Image ripped from Wikipedia
There are approximately nine definitions of the word “normal.” This rather large number of differing definitions stems from more than just variance from individual to individual; context is key.
Being at right angles, as a line; perpendicular.
But in Psychology:
a. Approximately average in any psychological trait, as intelligence, personality, or emotional adjustment.
b. Free from any mental disorder; sane.
(Funny how being different is normal in math, but abnormal in psych.)
I am not normal.
I lie somewhere along the bipolar spectrum. (“Where?” is not a question for which I really have an answer.) I’ve been this way most of my life; it was a relief to finally have a name–however vague–for what’s always gone on in my head.
And after seeing (half) the cast of Next to Normal perform at the Tonys (YouTube clip below), I decided that I definitely needed to see this show. Maybe it would teach me a valuable lesson in finding my way to–well, not complete normalcy, but something close enough.
That didn’t quite happen.
The show–about a manic depressive mom and the havoc she wreaks on her stalwart husband and angsty daughter–is magnificent. The cast is unparalleled. The music soars and roars and tugs at the heartstrings more than anything I’ve heard since The Last Five Years. But it terrified me. That is my future. Mental instability. Psychosis. Laying waste to the lives of everyone I love. Ruining a man whose sole purpose in life is to lift me up.
Of course, this is not something that is guaranteed to happen. (I’m not even sure men like Dan and Henry exist in real life, and you can’t ruin an imaginary person’s life, so I should be good on that front.) But even the possibility is enough to make you quarantine yourself.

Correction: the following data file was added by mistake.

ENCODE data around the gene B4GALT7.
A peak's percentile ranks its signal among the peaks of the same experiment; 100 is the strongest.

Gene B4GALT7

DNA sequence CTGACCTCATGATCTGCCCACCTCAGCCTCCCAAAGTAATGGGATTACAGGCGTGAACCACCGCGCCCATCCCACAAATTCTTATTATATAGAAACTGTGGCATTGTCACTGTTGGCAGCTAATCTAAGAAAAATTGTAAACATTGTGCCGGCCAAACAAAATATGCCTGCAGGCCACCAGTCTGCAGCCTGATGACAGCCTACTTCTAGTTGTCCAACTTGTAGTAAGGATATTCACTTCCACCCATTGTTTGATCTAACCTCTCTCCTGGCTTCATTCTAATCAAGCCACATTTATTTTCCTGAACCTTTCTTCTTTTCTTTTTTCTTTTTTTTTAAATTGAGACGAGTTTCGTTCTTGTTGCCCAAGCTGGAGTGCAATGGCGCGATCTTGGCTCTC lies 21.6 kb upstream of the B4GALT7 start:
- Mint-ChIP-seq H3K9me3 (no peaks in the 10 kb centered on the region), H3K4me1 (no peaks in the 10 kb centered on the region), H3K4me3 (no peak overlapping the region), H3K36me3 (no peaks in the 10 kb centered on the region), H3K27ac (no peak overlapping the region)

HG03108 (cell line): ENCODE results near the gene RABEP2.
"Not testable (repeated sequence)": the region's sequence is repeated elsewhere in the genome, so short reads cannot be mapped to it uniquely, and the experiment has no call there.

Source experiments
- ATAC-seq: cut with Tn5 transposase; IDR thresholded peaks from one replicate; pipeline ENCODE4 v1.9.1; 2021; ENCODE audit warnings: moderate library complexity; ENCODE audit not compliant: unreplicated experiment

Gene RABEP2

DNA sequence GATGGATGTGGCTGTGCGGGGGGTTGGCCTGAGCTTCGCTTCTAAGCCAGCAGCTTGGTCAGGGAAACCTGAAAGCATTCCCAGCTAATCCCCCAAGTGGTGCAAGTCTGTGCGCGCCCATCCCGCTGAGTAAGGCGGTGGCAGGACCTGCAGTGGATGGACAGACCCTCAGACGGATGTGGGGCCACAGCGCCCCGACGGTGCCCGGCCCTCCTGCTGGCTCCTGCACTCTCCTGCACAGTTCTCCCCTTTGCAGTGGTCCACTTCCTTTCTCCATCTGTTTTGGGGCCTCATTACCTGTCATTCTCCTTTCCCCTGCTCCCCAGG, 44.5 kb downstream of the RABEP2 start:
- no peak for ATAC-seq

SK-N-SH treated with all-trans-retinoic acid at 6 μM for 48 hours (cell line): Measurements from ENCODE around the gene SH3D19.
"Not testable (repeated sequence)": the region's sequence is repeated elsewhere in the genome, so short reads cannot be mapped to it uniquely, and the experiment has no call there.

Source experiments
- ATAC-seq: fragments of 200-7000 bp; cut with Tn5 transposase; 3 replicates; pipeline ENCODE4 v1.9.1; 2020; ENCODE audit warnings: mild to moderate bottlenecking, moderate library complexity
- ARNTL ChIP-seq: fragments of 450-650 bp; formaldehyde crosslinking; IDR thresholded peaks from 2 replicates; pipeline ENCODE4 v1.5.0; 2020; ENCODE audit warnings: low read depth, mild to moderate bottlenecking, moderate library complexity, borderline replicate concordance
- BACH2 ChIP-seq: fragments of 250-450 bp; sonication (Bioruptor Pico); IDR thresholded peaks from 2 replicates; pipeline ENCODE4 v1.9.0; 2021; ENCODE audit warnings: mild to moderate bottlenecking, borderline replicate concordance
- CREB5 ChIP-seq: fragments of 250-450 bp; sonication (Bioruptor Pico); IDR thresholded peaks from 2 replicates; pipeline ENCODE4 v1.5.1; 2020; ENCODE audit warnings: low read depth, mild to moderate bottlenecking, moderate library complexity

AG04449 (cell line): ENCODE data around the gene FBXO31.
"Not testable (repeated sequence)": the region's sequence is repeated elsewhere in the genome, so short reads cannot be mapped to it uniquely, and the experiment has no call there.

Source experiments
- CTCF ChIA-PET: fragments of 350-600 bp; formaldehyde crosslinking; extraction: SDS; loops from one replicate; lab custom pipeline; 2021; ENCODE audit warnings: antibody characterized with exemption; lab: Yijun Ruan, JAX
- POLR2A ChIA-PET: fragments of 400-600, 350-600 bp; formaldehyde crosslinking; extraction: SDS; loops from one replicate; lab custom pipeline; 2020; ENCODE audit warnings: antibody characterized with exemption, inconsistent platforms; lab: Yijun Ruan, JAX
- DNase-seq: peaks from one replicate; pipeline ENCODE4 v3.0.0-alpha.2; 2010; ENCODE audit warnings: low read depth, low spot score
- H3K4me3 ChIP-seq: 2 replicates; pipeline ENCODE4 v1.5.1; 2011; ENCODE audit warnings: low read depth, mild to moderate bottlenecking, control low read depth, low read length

Regardless of how much the show wrecked me, though, it occurred to me that this should be required viewing for anyone who knows a fellow bipolar bear. My hope is that Next to Normal will do for mentall illness (a term I really dislike, incidentally; beyond the stigma that surrounds it, it makes it sound like the flu or something) what RENT did for AIDS. While it’s ostensibly about Diana’s struggle with mental illness, the real protagonist of the piece is Dan, the long-suffering husband (played to perfection by J. Robert Spencer). It would be easy to write the character off as a codependent martyr (he can’t bear to face the world without her; he needs to save her), but there’s an earnestness, a sweetness, in him that is impossible to resist. His are the songs that rip your heart straight out of your chest, because you see he’s dedicated every fiber of his being to saving his wife. And why? Because forever is forever, for Dan. Because for him, love is stronger than darkness and death.
Like I said before, I don’t even know if that sort of dedication exists in the real world. I certainly haven’t seen anything like it. And it’s hard to imagine anyone who, after seeing the show, would be okay with becoming a Dan. But that’s exactly what some of us need, and what many never find.
And for those wondering about those manic/mixed episodes, the descriptions of the sensations are spot on: When a world that once had color fades to white and grey and black/ When tomorrow terrifies you, but you’ll die if you look back.
The sensation that you’re screaming, but you never make a sound/…Like a refugee, a fugitive, forever on the run. If it gets me it will kill me/ But I don’t know what I’ve done.
This is what it’s like for people like me. Every day. But I guess Dr. Madden (played by the super hot and amazing Louis Hobson) is right: “The one thing that’s sure is that there is no cure, but that doesn’t mean we don’t fight.”